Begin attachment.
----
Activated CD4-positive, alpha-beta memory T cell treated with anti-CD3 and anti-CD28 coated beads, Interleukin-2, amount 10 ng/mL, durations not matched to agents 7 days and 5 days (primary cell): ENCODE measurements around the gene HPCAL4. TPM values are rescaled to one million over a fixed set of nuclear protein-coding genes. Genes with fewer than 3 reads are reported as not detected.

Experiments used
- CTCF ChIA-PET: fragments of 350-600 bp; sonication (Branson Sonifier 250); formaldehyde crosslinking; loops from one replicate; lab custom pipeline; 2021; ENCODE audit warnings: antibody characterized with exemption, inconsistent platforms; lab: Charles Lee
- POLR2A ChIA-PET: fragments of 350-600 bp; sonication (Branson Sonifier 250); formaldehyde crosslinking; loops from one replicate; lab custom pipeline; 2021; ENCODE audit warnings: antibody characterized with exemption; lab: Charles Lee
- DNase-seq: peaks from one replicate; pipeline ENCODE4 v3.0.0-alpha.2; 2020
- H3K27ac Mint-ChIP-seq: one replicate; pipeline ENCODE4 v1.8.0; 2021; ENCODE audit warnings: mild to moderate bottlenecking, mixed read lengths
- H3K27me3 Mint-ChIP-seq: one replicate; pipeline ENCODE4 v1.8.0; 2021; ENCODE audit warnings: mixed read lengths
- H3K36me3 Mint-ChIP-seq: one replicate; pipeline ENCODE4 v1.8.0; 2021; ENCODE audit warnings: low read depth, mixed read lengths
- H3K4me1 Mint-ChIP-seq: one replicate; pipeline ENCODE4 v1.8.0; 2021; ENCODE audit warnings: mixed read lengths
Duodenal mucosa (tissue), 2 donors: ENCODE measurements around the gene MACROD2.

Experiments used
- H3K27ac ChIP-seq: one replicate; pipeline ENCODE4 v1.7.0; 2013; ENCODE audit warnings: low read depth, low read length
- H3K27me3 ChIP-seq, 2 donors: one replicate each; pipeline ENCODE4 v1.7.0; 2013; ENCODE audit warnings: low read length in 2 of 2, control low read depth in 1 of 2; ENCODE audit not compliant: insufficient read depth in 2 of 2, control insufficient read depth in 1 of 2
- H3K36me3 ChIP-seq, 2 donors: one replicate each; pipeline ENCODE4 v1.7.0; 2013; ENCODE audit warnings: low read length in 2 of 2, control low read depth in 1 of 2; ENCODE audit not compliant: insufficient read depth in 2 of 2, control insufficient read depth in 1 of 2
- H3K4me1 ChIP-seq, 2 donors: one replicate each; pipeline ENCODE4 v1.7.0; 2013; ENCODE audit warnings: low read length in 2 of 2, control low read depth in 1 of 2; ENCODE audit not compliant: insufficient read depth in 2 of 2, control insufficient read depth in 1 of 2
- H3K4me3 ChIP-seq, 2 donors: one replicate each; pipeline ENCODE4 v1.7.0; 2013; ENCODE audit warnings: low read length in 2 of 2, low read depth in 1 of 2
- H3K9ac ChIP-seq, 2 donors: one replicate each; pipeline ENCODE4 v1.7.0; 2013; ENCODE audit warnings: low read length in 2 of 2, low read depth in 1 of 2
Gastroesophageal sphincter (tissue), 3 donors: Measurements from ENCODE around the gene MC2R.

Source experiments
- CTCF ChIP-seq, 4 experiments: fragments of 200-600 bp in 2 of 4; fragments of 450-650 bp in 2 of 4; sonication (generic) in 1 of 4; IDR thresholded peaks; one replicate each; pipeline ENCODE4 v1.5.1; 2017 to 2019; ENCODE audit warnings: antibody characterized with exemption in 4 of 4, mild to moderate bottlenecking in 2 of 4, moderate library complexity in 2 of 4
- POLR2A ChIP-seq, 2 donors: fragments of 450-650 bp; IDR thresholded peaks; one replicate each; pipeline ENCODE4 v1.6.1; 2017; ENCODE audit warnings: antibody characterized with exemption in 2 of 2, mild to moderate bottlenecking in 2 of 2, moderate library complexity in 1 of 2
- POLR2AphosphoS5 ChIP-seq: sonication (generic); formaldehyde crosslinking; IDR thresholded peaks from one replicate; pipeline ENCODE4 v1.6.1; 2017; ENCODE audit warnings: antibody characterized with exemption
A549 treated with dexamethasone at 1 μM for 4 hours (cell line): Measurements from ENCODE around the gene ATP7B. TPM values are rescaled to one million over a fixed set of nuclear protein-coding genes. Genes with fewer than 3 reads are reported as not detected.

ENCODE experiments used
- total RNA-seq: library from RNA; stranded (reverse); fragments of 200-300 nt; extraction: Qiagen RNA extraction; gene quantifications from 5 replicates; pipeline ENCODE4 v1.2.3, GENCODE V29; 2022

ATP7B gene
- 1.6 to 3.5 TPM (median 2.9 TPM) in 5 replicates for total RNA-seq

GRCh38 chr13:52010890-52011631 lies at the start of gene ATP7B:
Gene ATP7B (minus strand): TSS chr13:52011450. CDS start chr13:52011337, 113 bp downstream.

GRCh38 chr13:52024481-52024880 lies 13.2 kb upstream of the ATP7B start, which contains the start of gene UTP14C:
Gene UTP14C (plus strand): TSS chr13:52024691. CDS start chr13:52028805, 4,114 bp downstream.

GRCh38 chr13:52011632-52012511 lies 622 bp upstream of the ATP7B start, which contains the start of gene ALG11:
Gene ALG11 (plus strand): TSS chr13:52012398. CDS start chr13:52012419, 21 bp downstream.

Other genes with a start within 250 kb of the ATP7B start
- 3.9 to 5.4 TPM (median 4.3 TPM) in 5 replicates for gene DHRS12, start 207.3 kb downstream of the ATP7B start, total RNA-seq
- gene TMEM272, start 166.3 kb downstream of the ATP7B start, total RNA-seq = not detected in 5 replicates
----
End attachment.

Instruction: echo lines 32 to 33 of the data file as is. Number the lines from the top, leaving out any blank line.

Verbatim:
GRCh38 chr13:52011632-52012511 lies 622 bp upstream of the ATP7B start, which contains the start of gene ALG11:
Gene ALG11 (plus strand): TSS chr13:52012398. CDS start chr13:52012419, 21 bp downstream.